It’s a right brain flat world


As Thomas Friedman points out in his book, the world is becoming flatter; that is, communication and logistical networks are reducing the friction and distance between people. In this world “Anything that can be done, will be done. Will it be done by you or to you?” Friedman asks.

I attended the thought-provoking Flat World symposium in NYC last week. The panel will be available in podcast form soon enough so I won’t bother repeating much of it here; but I found a discussion on right brain thinking to be interesting.

A common contention is that the 19th century belonged to Britain, the 20th century to the U.S. and that the 21st century will inevitably belong to China. Thomas Friedman and Brian Behlendorf make the counter argument that comptetive advantage in a flat world will come from creative thinking, synthesis, innovation, and other right brain activities. This seems to be playing out on a smaller scale in the U.S. in the way that cities with appeal to the creative classes are enhancing their competitiveness.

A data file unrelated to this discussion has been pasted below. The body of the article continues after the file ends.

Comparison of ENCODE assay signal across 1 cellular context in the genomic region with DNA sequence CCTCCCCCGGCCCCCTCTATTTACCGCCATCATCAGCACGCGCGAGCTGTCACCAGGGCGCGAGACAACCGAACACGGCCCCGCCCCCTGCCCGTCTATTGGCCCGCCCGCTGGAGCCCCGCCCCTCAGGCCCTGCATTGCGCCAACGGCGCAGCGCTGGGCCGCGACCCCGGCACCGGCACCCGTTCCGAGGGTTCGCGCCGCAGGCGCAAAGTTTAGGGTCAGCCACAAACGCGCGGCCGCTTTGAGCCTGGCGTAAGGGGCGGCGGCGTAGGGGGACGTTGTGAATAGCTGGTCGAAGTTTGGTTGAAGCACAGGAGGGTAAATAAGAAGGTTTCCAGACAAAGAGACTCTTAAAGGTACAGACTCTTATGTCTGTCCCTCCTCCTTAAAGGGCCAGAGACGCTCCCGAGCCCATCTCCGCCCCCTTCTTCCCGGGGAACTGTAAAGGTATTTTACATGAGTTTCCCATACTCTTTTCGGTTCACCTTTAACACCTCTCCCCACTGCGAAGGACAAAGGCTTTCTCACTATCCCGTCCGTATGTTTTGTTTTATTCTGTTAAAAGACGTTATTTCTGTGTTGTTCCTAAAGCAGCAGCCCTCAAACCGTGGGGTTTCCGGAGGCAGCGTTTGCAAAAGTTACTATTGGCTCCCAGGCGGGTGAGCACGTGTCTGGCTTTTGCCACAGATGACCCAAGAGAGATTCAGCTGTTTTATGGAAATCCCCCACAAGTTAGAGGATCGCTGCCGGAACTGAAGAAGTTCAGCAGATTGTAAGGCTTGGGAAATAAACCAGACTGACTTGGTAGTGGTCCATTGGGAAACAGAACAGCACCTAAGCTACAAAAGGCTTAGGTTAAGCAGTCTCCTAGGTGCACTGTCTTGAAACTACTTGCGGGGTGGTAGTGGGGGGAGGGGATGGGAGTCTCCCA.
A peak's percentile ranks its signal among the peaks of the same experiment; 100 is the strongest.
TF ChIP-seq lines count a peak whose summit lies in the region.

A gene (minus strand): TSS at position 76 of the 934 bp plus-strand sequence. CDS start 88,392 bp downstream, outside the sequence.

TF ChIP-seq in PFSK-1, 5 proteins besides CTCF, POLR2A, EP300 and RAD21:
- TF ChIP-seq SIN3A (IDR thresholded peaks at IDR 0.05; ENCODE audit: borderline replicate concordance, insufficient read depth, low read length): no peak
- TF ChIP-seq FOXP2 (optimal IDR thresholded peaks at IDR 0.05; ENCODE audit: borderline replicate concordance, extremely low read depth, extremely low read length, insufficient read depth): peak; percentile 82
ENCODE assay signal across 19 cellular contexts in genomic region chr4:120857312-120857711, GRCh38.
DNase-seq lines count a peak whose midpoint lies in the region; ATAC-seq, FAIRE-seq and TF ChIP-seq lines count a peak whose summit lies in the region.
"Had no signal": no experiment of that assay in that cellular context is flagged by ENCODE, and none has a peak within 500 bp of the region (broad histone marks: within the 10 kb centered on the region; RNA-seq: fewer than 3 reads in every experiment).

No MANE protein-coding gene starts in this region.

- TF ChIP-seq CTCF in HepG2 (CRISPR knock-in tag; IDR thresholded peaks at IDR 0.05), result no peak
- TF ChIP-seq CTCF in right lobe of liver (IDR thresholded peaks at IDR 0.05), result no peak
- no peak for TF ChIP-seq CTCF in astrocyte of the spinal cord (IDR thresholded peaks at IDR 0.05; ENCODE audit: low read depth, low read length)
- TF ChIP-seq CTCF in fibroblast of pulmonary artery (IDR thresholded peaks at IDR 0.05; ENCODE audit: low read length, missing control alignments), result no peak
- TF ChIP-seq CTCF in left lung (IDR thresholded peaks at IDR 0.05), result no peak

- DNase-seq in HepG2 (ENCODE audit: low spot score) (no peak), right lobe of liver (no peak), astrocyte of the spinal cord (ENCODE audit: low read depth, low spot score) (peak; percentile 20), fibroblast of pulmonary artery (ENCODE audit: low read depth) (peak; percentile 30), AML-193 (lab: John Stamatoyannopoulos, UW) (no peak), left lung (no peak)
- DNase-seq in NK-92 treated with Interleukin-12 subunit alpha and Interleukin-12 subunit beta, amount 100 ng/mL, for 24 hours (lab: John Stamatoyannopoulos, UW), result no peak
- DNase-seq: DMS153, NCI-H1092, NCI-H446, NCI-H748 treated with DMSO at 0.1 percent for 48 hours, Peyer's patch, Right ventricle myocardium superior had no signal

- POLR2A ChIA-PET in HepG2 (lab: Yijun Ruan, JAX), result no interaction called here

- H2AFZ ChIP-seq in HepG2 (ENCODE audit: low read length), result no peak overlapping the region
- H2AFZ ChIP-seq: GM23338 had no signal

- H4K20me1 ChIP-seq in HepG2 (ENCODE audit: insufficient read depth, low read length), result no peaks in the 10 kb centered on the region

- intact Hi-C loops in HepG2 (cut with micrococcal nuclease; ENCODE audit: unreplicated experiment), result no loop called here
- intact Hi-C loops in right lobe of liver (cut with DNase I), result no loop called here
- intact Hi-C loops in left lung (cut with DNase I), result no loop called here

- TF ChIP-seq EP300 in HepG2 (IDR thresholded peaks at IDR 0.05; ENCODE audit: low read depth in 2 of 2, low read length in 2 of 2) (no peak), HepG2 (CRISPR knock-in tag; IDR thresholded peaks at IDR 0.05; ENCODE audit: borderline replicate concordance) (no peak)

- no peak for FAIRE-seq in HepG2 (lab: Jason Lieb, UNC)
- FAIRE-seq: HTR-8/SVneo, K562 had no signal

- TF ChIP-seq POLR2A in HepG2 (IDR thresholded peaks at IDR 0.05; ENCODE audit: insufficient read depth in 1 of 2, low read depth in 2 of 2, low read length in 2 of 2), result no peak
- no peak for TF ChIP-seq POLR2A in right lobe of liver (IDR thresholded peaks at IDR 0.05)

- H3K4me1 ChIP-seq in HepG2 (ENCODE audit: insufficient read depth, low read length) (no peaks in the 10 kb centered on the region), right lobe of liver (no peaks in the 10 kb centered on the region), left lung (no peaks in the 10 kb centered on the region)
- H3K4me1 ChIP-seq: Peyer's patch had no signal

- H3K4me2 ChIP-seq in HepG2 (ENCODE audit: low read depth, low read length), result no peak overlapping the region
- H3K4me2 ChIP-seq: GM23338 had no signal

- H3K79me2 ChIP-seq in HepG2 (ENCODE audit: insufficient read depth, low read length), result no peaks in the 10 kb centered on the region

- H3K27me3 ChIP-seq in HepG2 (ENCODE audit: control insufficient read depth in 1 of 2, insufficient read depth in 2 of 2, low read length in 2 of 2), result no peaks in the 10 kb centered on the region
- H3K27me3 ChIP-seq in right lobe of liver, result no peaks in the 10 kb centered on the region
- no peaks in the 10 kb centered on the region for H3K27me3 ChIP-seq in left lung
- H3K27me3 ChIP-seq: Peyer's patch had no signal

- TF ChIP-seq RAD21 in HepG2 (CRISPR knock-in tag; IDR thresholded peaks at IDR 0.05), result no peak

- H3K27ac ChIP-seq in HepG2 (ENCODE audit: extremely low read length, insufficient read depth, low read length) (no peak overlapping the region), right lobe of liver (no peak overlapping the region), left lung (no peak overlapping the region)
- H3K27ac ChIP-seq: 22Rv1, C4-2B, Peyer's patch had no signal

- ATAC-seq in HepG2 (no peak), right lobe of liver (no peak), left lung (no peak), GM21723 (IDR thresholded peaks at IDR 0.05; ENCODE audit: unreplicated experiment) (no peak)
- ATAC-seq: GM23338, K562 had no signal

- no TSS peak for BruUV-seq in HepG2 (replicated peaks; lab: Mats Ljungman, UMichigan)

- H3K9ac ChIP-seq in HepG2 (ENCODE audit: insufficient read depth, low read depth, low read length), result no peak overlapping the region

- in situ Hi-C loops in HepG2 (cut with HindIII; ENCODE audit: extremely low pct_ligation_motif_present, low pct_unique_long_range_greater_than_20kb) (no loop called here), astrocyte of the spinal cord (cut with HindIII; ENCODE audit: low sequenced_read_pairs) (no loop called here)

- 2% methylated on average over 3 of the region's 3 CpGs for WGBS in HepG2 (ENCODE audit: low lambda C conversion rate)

I’m an engineer by trade but an artist by vocation so I find this argument comforting on a personal level. If the right brain thesis is correct, my career should flourish even as my hard engineering skills continue to decay asymptotically to nothing. However, a more important question is how much of a competitive advantage will we as a nation sustain from it? It is widely reported that many U.S. companies that originally outsourced offshore for competive pricing are now doing it to tap into the creatitivity of engineers closest to the their target markets. China may censor the Internet, but it doesn’t necessarily mean that individuals’ cannot think with the right side’s of their brains.

And given that not all geo-competition is of an economic nature, in the defense space where I work, is there any right brain thinking at all?

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